Chinese gamblers kidnapped in Cambodia for gambling debts

Cambodia casino kidnapping
The four Chinese nationals who allegedly kidnapped the three gamblers.

Four Chinese nationals have been arrested in Cambodia for allegedly kidnapping gamblers who owed a local casino money.

A Chinese casino owner and three associates devised a plan to recover unpaid gambling debts by kidnapping three gamblers who owed Poipet casino $1.22 million collectively, according to Cambodia Daily.

The gamblers included 51-year-old Chinese businessman, Zhun Xiao Liang, who owed the casino $770,000; 46-year-old, Liu Junshen, who owed $300,000; and 30-year-old, Zhan Qian Qiang, who owed $150,000.

The three gamblers were detained in an apartment near the casino, and attempted to escape to the Chinese embassy in Cambodia’s capital Phnom Penh – 400 kilometres away from where they were being held.

But only Mr Junchen escaped, while the other two were put inside dog cages to prevent further escape attempts.

The alleged kidnappers then turned them over to authorities.

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While it isn’t clear why they let the remaining hostages go, the Khmer Times reported the men were freed after the police raided the apartment.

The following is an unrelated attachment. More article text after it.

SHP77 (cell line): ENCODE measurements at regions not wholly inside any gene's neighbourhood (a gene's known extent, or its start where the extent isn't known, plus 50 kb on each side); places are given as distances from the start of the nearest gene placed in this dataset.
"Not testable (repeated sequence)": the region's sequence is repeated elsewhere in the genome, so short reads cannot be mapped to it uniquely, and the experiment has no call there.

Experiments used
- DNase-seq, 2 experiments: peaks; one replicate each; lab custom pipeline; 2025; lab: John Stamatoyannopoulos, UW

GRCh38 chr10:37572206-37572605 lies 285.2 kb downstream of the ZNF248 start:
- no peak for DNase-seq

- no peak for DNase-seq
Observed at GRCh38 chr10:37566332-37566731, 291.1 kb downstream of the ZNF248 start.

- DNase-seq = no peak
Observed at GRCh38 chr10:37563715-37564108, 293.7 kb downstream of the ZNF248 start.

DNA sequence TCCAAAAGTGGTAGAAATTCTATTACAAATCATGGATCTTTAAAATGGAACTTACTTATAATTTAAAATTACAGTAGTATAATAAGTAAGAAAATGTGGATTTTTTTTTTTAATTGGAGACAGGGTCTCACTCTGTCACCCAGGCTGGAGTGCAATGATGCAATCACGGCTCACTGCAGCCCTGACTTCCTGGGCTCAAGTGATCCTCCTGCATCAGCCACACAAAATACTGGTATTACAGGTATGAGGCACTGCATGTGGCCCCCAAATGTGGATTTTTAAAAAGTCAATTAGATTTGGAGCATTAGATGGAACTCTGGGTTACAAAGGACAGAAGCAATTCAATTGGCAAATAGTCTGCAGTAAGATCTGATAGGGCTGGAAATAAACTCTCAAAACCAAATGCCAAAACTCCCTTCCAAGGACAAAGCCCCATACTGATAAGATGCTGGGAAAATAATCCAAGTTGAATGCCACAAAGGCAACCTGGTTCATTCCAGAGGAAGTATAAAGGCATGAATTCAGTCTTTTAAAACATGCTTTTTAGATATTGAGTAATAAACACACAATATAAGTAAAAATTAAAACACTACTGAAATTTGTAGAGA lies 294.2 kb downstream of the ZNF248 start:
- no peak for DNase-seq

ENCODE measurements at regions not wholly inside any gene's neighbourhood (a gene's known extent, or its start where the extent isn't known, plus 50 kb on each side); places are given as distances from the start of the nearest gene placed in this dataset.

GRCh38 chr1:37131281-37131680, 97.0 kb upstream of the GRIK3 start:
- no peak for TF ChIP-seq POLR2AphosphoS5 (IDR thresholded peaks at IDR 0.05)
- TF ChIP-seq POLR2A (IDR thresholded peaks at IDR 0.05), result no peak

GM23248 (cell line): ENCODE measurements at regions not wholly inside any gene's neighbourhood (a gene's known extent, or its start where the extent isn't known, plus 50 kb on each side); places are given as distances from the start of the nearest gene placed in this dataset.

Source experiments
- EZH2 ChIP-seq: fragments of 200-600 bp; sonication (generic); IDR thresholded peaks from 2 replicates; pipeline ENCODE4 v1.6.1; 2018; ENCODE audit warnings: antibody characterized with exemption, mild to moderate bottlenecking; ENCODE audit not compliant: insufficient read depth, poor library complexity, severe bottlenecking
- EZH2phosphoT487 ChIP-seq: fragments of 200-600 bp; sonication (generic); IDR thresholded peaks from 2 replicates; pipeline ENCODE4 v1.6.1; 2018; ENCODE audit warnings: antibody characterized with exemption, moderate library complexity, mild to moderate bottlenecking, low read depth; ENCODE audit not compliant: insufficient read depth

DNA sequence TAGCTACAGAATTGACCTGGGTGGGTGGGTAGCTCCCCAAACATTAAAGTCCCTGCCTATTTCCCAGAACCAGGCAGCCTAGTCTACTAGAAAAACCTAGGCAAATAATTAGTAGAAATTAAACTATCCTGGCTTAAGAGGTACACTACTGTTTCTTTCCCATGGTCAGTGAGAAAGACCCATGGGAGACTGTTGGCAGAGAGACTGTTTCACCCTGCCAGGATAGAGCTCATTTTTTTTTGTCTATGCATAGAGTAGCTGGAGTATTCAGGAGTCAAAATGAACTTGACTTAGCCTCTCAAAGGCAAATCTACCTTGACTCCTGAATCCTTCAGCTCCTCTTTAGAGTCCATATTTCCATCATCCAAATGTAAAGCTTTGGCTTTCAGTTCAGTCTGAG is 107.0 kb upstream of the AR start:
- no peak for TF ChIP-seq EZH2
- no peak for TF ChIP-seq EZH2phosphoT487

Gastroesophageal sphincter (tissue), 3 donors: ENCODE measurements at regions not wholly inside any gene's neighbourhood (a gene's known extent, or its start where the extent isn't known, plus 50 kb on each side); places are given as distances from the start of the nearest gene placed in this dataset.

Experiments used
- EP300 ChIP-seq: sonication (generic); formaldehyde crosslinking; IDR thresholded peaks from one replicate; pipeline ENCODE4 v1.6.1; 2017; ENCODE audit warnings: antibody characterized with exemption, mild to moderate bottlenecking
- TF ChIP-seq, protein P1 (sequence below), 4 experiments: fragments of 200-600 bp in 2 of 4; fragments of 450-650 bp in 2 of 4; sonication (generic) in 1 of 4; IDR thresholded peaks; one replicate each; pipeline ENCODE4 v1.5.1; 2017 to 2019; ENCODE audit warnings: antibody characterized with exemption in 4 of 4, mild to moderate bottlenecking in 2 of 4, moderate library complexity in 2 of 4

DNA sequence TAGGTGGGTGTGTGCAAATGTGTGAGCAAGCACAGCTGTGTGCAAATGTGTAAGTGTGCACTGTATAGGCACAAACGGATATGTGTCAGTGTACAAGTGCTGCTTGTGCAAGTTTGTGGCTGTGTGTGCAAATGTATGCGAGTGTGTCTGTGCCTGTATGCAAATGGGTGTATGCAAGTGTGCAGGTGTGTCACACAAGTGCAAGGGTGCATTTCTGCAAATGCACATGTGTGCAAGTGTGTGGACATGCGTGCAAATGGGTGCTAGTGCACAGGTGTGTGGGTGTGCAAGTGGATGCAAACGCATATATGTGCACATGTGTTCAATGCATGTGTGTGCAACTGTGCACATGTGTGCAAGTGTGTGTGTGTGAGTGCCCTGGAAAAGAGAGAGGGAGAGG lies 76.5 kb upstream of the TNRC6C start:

It was reported they were acting on a tip from the wives of the kidnapped men. Mr Liang’s wife was reportedly sent pictures of her husband via mobile phone messages, along with demands to send the owed money. It wasn’t clear if she complied.

The four suspects were detained and sent to Phnom Penh Municipal Court on Sunday where they faced charges of unlawful detention and extortion.

Each charge carries a potential jail sentence of up to 10 years, but it isn’t clear if the men have been formally charged.

A statement posted to the military police’s Facebook page, revealed the alleged kidnappers as Poipet casino owner Ding Chunyaun, and his associates Zhang Janwen, Hao Boshi, and Zhang Xiaofei.

Police said Mr Chunyuan was the ring leader and that “they are a mafia group that has kidnapped Chinese and other foreigners in Cambodia.”

This incident follows a similar case in Cambodia last year, when two Chinese employees of the Leu Phnom Casino stabbed and robbed two other Chinese nationals.

The two employees were gambling at a table, but went broke. As a result they decided to rob the other players who were sleeping in staff quarters of the casino.

The Cambodian government has been revising its gambling laws since 2014, but a bill to regulate the casino industry in the country is expected this year. It will include designating regulatory bodies to combat money laundering and other criminal offences at around 65 casinos in operation in Cambodia.

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